An economy based on maintenance would employ more people; its hard to automate the repair process. Big corporations are not usually well suited to maintenance since this activity must be decentralized. Manufacturers are out of touch with their products. Building contractors and architects disappear from the scene before maintenance becomes an issue. Because of the separation of the manufacturing process from the maintenance process, and because most of the economic power resides with the producers, most products are designed for ease of assembly rather than ease of repair. This makes them cheaper and increases the likelihood that when they break down, people will buy new ones rather than struggling to fix the old ones. Many products are assembled by machines and the components are designed to accommodate the machine rather than the humans who will use the product and attempt to maintain it in good working condition. The individual who might otherwise be inclined to repair something is often frustrated by lack of access to the unique tools used in its manufacture, not to mention a lack of education or experience in the whole concept of repair and maintenance.

Education is at the heart of any economic system. To have an economy based on maintenance, we must see to it that more children acquire manual dexterity and technical insight as part of their education. Every child should be taught how to fix something. Such skill should be a prerequisite for graduation. Starting in kindergarten there should be a significant fraction of time devoted to teaching maintenance concepts. Most children have a natural curiosity about how things work. Different ones may lean in different directions but its a rare child who can't have fun taking something apart and putting it back together. Familiarity with basic hand tools and the purposes for which they are designed can be instilled in early elementary school. Not all children will respond at the same rate and they will soon differentiate with respect to aptitude and inclination. By the time they graduate from highschool they will be quite diverse but each will have some knowledge of maintenance, some specializing in refrigerators, others in bicycles, yet others in sewing, electronics or computers. But all will have experienced the satisfaction that comes from fixing something and will have a certain amount of self-confidence in their ability to tackle practical problems. They will make better citizens and more knowledgeable consumers, demanding more quality in the products that they buy.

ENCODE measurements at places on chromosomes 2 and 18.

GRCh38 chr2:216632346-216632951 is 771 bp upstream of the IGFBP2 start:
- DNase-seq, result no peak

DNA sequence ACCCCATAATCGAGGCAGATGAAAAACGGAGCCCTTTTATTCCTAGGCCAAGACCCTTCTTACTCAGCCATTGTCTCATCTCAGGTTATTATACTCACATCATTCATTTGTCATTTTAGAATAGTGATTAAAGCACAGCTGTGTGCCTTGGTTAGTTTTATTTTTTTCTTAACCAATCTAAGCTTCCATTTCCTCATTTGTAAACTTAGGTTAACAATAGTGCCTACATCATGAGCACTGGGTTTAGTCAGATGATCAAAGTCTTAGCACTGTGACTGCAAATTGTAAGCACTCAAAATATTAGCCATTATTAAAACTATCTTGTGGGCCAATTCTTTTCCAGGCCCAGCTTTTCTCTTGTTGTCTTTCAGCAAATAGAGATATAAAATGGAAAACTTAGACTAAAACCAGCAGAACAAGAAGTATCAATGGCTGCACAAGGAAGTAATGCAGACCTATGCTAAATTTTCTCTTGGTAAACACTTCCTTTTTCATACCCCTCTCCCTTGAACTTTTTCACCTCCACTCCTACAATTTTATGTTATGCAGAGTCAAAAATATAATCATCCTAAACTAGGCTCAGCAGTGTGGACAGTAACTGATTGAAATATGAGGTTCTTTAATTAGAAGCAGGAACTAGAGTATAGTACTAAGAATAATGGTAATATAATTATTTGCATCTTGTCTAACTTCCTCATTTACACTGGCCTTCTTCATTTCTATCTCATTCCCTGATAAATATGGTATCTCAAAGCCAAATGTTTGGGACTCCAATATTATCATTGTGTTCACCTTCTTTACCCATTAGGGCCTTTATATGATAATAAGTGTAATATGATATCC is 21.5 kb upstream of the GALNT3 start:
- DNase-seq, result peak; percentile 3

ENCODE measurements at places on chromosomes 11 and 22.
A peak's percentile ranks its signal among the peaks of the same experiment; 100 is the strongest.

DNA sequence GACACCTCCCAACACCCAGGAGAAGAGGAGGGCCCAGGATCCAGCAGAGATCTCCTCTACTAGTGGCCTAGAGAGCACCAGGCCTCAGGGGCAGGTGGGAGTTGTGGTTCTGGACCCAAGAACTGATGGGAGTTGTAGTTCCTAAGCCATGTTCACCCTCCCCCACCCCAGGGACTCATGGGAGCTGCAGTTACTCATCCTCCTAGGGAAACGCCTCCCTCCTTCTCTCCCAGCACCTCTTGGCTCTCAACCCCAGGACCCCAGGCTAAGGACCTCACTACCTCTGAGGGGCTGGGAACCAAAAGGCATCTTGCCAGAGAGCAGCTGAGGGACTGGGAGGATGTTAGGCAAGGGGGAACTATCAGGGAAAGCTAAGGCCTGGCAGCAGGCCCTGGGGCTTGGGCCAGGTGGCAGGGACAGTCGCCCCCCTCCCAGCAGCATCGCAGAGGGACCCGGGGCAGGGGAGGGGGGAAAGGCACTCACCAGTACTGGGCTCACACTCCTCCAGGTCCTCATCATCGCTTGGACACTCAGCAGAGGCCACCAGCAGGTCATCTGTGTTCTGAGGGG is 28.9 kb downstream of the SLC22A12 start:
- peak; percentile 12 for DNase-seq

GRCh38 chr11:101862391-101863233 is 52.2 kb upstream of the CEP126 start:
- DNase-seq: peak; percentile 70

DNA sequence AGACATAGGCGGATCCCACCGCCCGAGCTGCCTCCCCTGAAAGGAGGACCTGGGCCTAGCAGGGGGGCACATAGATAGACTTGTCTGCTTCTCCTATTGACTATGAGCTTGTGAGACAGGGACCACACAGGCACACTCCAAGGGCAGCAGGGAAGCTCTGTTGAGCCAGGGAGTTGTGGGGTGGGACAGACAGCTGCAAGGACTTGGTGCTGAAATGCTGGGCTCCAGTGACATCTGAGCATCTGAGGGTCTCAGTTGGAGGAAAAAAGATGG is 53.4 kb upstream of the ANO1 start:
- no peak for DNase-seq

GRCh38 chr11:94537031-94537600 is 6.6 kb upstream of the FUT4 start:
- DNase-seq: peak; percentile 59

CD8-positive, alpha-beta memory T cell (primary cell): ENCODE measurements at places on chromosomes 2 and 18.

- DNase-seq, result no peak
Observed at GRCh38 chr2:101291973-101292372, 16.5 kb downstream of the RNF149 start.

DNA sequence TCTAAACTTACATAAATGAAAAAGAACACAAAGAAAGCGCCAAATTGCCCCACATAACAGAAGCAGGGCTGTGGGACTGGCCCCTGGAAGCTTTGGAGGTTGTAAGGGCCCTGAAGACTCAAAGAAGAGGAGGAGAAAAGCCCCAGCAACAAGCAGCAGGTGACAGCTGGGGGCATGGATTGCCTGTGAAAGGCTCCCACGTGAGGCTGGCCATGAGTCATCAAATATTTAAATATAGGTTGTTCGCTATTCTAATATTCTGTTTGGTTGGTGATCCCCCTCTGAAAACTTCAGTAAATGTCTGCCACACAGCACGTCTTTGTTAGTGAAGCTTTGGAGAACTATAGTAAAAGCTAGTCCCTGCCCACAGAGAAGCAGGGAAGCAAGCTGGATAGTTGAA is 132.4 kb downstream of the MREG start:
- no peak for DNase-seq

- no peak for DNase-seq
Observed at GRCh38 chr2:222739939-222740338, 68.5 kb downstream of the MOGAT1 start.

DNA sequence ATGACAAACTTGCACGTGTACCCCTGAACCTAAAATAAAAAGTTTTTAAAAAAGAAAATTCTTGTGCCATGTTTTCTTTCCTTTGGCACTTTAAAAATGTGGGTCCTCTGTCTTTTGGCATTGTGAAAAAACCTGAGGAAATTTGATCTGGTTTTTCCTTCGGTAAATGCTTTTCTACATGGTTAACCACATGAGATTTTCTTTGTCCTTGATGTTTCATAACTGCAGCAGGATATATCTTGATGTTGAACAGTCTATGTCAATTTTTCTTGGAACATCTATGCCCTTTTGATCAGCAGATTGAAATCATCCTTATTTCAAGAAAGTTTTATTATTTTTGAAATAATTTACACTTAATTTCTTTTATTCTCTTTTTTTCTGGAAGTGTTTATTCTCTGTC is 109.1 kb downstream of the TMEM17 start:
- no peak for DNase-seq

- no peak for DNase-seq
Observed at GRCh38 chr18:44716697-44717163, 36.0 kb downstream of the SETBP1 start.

In conclusion, an economy based on maintenance, restoration and conservation has the potential to employ more people, each working fewer hours under less stress in meaningful jobs that will provide more personal satisfaction and a steadily improving life style. There will be less waste and less consumption of nonrenewable resources. It will be more sustainable.

Note: The opening paragraph of this essay was read on
National Public Radio's Marketplace, in response
to their request for listener ideas about
how to jumpstart the economy in 1992.